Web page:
Appearing in Sacramento Area…with David Fitzgerald!

Next week I will be in a double header with David Fitzgerald discussing different aspects of the historicity of Jesus. The event is Thursday night, May 29 (2014), at UC Davis (in the Sacramento area, California), brought to you by the Agnostic & Atheist Student Association. We will also be selling our books and taking Q&A.

I am writing this from the jungles of Costa Rica, on an iPad, so with considerable difficulty the best I can do is just link you to the event’s Facebook page where you can get all the details: The Historicity of Jesus with Richard Carrier and David Fitzgerald. Please help them out and RSVP there if you will be going.

It will be entertaining!


    • says

      Yes, I was aware, but I am out of the country at the moment, and have more travel next week. I plan to blog it with a commentary in a couple of weeks.

  1. Giuseppe says

    Hi Richard,
    I have read the Amazing Colossal Apostle, of Robert Price, and my suspect is that the most of problems raised up from modern ”Paul”-mythicists (more correctly, proponents of the idea that was Marcion the first to write under the name of Paul, even if the real name of that man was Simon of Samaria), are true problems only for Jesus-historicists, but not for mythicists as Doherty or you (that believe to the authenticity of six, seven pauline epistles).
    Only to name some of these problems:
    1) The complexity and depth of the theology and ethics of Paul,
    2) The virulent advocacy and opposition of pauline doctrine,
    3) the pronounced post-Jewish Christianity of Paul enigmatic in a time pre-70,
    4) anachronism of concerns addressed (about celibate or criteria of true apostleship)
    5) post-apostolic gnosis.

    The points 1-5 are real problems only if I must imagine these relative aspects had to be occurred by time of only 10-15 years soon after the crucifixion of a real historical Jesus, but not if I assume that the Jewish misteric religion known as Christianity began already before that time, because of only visions and revelations from archangel Jesus, and was already plagued from irreducible contrasts in first times.

    Vice versa, other aspects are really problematic and pro forgery hypothesis of portions of epistles: for example, the improbable persecutions happened to Paul and the many dangers he faced (when he escaped from king Areta in a basket, for example, where the irony is that Paul was so ”little” to be escaped into a basket), and the catholicizing tone of some sentences.

    Do you think to write a review about this form of Paul-mythicism? Or there is some your comment where you write your view about it? Or do you think to investigate further the question in future (and then the question is still open for you)?

    Very Thanks,

    • says

      I find nothing in the seven authentic letters of Paul to be implausible in socio-historical context. Indeed, I find no indications or evidence in favor of those being later forgeries at all. I’ve commented on “Paul skepticism” here before.

      Items 1-5 are terrible reasoning, IMO. There is no reason Christian theology would not be well developed within years (or indeed less than even one), since it would have developed from an existing Jewish theology, and thus most of its complexity is simply a carry-over of that, with minor tweaks. There is nothing unusual at all about religious innovators being virulently contrary and forceful right out of the gate–in fact, that is historically typical. There is nothing even unique about the Torah-free Judaism Paul advocates. There were already pre-Christian sects experimenting with that. And it is clear from Paul it was new to Christianity, his innovation of it, and such an innovation could be made at any time in history. Indeed, it makes particular sense in Paul’s context, where Diaspora Judaism was becoming increasingly disconnected from Palestinian Judaism, and indeed increasingly compromised and embarrassed by it (temple nationalism was creating ill will toward Jews everywhere, and the “exclusivism” of Judaism was a constant cause of pagan anti-Semitism, and thus an obvious thing to get rid of, for anyone who wanted better pagan-Jewish integration). There is nothing anachronistic about Paul’s notions of celibacy or apostleship (if anything, Paul’s concepts make no sense in a post-Gospel Christianity, so there is no plausible way those letters were written after the Gospels became the frontline weaponry of inter-sectarian debate). And to suggest Paul’s ideas of gnosis are post-apostolic is to simply make a circular argument (one has to presume it’s post-apostolic, to declare it post-apostolic…because we have no other apostolic writings…period).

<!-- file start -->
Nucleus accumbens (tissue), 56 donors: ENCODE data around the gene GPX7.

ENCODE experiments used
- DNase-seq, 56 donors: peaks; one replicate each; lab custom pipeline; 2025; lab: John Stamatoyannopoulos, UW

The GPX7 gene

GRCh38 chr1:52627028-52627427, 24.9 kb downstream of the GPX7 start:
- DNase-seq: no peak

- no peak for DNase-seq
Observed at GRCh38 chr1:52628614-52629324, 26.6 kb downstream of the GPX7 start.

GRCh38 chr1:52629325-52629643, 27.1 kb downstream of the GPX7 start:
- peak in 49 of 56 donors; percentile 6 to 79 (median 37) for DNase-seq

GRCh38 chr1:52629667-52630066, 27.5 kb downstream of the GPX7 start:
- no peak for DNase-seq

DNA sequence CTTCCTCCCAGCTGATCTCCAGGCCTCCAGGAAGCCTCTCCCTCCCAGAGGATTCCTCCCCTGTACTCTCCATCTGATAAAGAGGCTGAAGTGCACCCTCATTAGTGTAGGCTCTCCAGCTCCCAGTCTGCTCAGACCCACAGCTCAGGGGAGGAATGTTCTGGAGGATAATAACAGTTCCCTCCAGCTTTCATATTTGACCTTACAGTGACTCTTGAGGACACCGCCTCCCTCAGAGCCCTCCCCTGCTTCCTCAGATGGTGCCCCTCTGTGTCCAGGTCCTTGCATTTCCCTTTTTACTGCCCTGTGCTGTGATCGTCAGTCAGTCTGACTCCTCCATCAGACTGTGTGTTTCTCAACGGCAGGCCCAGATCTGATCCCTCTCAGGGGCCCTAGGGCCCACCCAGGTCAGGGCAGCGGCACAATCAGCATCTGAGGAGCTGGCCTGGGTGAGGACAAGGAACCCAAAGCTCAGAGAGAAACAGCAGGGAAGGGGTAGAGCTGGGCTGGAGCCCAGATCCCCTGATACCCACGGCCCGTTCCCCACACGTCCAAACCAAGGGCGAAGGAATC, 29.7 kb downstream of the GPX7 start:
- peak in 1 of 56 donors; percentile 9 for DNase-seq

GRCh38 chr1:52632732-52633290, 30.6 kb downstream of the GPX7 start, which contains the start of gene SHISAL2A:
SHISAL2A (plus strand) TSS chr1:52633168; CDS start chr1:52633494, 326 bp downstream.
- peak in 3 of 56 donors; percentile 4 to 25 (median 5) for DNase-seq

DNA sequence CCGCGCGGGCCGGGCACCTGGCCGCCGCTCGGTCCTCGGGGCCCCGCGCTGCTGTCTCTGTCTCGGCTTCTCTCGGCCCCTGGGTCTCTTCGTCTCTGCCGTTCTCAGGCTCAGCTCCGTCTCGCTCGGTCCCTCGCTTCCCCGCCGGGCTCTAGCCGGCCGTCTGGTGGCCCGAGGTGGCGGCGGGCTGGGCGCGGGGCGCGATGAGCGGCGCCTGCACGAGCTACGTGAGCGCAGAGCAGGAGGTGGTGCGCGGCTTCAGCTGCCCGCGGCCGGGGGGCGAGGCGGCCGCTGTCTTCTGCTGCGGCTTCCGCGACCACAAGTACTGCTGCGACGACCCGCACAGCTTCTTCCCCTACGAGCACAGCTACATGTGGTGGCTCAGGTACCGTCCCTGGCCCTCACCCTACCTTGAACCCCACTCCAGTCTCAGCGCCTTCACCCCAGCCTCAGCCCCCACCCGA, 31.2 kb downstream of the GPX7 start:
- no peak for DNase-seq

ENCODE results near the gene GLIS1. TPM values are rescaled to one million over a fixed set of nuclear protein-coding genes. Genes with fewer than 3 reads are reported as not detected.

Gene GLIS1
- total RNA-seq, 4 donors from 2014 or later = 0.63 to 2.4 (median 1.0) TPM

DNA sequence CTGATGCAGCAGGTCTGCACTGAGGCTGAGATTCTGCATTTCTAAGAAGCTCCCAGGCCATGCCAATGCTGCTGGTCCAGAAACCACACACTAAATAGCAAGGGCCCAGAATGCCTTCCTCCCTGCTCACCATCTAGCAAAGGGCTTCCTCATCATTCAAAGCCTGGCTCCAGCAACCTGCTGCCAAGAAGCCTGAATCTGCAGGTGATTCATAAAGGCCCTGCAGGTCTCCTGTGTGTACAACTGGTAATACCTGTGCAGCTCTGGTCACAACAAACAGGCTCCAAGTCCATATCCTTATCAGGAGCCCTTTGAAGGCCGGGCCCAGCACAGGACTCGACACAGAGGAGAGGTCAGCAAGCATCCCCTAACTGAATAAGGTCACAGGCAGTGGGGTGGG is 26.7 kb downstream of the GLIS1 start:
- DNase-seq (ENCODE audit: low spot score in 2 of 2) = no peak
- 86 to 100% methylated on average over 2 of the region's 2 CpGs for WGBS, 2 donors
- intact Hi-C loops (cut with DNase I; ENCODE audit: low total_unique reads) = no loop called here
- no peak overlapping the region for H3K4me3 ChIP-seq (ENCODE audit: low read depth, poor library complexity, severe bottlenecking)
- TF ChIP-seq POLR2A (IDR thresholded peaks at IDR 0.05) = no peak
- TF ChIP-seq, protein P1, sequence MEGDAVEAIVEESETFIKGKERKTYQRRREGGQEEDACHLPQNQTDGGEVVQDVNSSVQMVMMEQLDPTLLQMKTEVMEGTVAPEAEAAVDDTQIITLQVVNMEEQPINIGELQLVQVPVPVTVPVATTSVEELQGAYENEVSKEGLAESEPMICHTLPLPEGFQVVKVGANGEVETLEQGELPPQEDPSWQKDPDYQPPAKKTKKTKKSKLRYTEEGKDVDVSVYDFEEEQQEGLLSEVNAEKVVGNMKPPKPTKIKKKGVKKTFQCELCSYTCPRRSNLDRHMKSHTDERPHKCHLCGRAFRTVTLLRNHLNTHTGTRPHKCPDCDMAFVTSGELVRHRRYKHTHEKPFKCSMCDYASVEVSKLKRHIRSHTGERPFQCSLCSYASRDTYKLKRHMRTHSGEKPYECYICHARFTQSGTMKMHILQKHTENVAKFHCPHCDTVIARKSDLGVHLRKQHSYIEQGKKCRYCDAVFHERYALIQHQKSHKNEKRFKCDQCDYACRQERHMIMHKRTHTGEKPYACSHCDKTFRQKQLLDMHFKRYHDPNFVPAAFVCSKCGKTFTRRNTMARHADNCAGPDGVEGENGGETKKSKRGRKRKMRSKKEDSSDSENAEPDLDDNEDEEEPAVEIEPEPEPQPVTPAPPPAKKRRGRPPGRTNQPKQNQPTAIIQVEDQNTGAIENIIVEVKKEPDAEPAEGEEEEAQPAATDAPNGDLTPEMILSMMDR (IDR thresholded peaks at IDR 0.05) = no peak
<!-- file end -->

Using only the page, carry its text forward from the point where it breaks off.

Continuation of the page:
Meanwhile, there are many reasons to affirm the contrary view of those seven letters, that they authentically represent someone named Paul writing in the 50s AD. Not only their manifest ignorance of the destruction of the temple cult and of Jerusalem and of the Gospels or anything in them, but also, for example, the evidence that those letters are pastiches of excerpts of other (now lost) letters. For example, Romans appears to contain the content of three different letters, edited and stitched together. You don’t do that if you are forging the letter. You do that only when you are trying to create a new letter out of material existing in old ones. The editor would not have been Paul, so the edit is dishonest and does not reflect exactly what Paul wrote originally. But that does not make the content a forgery. It is still what Paul wrote.